Mark Dunn
January 26, 2023
min read

This is all-out war.  Our merchants face an onslaught from internet-based bad actors who can destroy their businesses.  The stakes are incredibly high.  Hackers have moved downscale from larger targets and are attacking small to medium-sized businesses to steal personal information.  Then the bad guys use this personal information to perpetrate identity fraud.  Most small businesses are in this fight unarmed and uninformed.  What are we doing to help defend them against the daily attacks from internet thieves?

As prelude to a report on the current state of identity risks, Eva C. Velasquez, President, and CEO of the Identity Theft Conference Center wrote, “ We may very well look back at 2021 as the milestone year when we officially moved from the era of identity theft to an era of identity fraud.  That is to say, the time when cybercriminals shifted from mass data accumulation (identity theft) to mass data misuse (identity fraud).  Fueling most identity fraud-related crimes was consumer information stolen from businesses in data breaches.” (our bold letters)

It seems to me that if we really cared about our clients, we would get into this fight at the side of our clients.  We would be providing them with some means of protecting themselves against hacking, identity theft and fraud, email phishing, and other attempts to steal their personal information.  Or at a minimum, we would help them put the policies and procedures in place to prove that they did everything commercially viable to protect their valuable data and personal information.  Doing the minimum for them could save their business.

All PayFac and ISO owners are enforcing PCI DSS measures to keep payments safe.  That’s great for payments.  But payments data is only one of the types of valuable data that could be intercepted, disrupted, or stolen.  What about the rest of the personal information and data they are gathering?

Picture a small business as a walled medieval castle.  Personal information and user data are the crown jewels in the vault room.  Whereas most medieval castles had only one gate, small businesses have four or five gates in the castle wall: multiple ports, email, client log-ins, payments, etc.  Payments are only one of the gates into the citadel.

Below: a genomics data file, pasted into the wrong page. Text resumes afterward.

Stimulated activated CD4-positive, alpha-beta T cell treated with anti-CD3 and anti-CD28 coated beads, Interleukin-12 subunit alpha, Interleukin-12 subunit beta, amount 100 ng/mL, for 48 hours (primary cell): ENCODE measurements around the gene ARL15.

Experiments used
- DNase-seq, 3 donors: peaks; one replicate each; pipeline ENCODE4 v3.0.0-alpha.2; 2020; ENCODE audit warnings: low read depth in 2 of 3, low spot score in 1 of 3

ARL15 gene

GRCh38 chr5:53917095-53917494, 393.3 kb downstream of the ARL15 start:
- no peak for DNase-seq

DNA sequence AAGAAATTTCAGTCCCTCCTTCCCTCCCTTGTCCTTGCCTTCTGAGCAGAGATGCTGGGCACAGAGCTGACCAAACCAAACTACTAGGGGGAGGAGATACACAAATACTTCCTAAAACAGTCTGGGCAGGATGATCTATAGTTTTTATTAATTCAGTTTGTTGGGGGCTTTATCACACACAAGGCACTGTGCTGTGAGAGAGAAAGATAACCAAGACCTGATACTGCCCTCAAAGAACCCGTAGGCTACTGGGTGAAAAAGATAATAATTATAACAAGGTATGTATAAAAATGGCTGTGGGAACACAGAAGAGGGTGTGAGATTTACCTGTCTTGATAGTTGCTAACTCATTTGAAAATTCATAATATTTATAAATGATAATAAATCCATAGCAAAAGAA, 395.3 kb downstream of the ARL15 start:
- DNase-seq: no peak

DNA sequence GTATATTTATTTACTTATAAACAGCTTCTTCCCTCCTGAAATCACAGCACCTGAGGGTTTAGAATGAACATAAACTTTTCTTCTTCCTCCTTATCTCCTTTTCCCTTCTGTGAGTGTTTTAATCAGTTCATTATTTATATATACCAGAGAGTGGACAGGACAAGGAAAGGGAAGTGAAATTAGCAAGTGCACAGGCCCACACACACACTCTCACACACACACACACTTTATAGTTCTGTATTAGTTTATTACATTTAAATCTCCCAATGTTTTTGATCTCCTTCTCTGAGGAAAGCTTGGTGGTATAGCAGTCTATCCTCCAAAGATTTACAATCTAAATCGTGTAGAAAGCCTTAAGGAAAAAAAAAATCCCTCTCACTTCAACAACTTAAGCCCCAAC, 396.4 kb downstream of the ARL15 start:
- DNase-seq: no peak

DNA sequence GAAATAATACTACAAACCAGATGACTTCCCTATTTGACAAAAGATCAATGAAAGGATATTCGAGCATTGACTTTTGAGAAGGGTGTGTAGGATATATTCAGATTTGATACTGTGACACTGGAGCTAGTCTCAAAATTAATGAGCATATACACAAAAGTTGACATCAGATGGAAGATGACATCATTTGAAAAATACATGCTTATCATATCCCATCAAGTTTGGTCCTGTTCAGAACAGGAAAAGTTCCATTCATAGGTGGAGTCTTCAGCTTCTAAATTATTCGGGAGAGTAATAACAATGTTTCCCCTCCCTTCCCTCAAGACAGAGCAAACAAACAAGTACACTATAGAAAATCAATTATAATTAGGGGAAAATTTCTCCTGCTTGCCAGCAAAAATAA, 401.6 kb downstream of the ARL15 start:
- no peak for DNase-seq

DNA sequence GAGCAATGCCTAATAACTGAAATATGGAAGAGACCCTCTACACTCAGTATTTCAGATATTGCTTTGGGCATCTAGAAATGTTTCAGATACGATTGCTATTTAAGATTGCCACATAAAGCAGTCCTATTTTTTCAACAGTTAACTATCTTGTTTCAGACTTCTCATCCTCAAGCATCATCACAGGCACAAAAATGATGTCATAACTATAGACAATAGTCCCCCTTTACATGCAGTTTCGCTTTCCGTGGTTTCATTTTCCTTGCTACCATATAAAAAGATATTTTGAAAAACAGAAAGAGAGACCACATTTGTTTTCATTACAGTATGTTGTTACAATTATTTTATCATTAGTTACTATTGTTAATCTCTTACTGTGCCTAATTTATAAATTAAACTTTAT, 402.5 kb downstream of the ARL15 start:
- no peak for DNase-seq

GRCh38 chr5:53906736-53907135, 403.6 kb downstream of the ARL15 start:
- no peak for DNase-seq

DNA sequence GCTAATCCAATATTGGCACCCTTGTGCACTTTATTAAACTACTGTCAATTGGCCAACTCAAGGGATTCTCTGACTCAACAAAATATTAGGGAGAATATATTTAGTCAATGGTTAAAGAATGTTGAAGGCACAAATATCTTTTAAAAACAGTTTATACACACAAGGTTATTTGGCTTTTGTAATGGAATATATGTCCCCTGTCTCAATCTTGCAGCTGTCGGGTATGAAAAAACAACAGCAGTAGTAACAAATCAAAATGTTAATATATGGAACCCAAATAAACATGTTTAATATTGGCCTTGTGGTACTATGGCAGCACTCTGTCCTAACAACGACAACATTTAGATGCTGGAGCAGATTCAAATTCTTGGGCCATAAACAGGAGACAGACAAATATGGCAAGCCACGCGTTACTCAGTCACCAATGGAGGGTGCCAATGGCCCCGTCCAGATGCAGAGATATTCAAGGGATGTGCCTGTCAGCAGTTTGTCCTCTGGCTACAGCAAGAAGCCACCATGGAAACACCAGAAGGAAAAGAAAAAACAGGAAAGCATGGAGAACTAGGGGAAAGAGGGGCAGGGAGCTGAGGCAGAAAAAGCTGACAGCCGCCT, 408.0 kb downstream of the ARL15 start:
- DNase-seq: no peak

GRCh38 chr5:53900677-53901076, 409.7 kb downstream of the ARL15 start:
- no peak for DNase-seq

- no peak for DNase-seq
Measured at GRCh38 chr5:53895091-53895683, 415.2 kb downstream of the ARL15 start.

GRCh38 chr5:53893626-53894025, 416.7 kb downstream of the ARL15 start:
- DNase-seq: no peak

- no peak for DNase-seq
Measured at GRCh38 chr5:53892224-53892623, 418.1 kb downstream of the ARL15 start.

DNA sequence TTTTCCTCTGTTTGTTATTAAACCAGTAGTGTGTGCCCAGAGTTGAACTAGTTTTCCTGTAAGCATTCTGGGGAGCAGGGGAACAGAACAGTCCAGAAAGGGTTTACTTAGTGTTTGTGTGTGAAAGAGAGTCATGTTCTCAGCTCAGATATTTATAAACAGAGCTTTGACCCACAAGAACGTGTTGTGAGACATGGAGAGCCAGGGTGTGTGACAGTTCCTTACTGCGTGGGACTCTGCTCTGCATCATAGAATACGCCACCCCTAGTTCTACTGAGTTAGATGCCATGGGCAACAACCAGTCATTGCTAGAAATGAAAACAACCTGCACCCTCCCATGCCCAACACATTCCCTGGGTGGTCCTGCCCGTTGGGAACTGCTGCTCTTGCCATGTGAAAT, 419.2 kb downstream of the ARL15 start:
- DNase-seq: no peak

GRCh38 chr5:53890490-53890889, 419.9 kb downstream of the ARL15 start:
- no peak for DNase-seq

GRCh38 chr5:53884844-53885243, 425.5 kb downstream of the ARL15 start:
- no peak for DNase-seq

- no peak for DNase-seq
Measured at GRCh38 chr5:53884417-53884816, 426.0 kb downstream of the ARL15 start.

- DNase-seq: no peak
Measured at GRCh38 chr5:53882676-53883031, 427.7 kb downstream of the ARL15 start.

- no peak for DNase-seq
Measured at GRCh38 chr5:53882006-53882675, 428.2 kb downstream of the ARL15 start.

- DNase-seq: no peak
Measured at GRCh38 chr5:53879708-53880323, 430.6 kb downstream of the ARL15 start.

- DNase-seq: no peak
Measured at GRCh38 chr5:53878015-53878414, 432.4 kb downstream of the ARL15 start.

The bad guys are constantly probing for that one unprotected gate.  All it takes is one gap where they can squeeze inside and wreak havoc.

Most experts say it’s only a matter of time until one of the hundreds of daily attacks finds a weakness and exploits it.  Then the nightmare begins for the small business owner.  If she is unprepared, she may lose her business to massive costs to fix the problems.

The unprepared small business owner learns he has to report the breach in every state where the business has customers or users whose data they have collected.  The laws are different in each state.  There is currently no uniform Federal standard.

Some states publish lists of all companies that have reported breaches for customers or users from their state.  This has come to be known as “name and shame” for the stain it puts on the company’s reputation.

What could payments companies be doing?

Sell them breach insurance.

There are mixed reviews on breach insurance.  A broad array of coverages are available for breach insurance – some good, some not so good.  But what good is $50,000 of breach insurance coverage if it will cost you $250,000 to address all the actions required to unwind a problem you might have avoided in the first place?  Risk mitigation should come first.

Do nothing.  Not my problem.

If we’re not concerned about a problem that could put our clients out of business and cut off our residual dollars, what are we concerned with?

I would respond that if we’re not concerned about this and proposing a solution to the problem, we’re missing a great opportunity.  

You don’t understand – merchants won’t pay for it.

They won’t pay for something that is mandated by the Federal and state governments?  They won’t pay to be able to prove they acted responsibly to protect personal information?   They paid for PCI DSS because they weren’t given a choice.  This solution is ready for the payments processor or ISO who will require it because compliance with personal information requirements is not optional.

Risk Mitigation

Here’s an example of a solution that works for the merchant and the payments company.  Consider the personal information privacy bundle offered by a company called CSR.  It’s called uRISQ and covers three major areas the merchant needs:

  1. Monthly scanning of the merchant’s website for vulnerabilities, such as open ports
  2. Guidance and templates for the merchant’s data privacy policy, a requirement by state and Federal law
  3. Support and help in case of a breach.  The breach reporting requirements are substantial.

The bottom line here is that the merchant doesn’t have to be perfect in every way in dealing with personal information.  The merchant does have to be able to prove they did what they could – what was commercially viable – to prevent the loss or theft of personal information.

The monthly cost to the merchant is reasonable (equal or less than their current monthly PCI fee) and the payments company makes a good profit.

If you’d like more information about uRISQ™, click this link:

If you’d like to learn more about how uRISQ™ could work for your payments business, email

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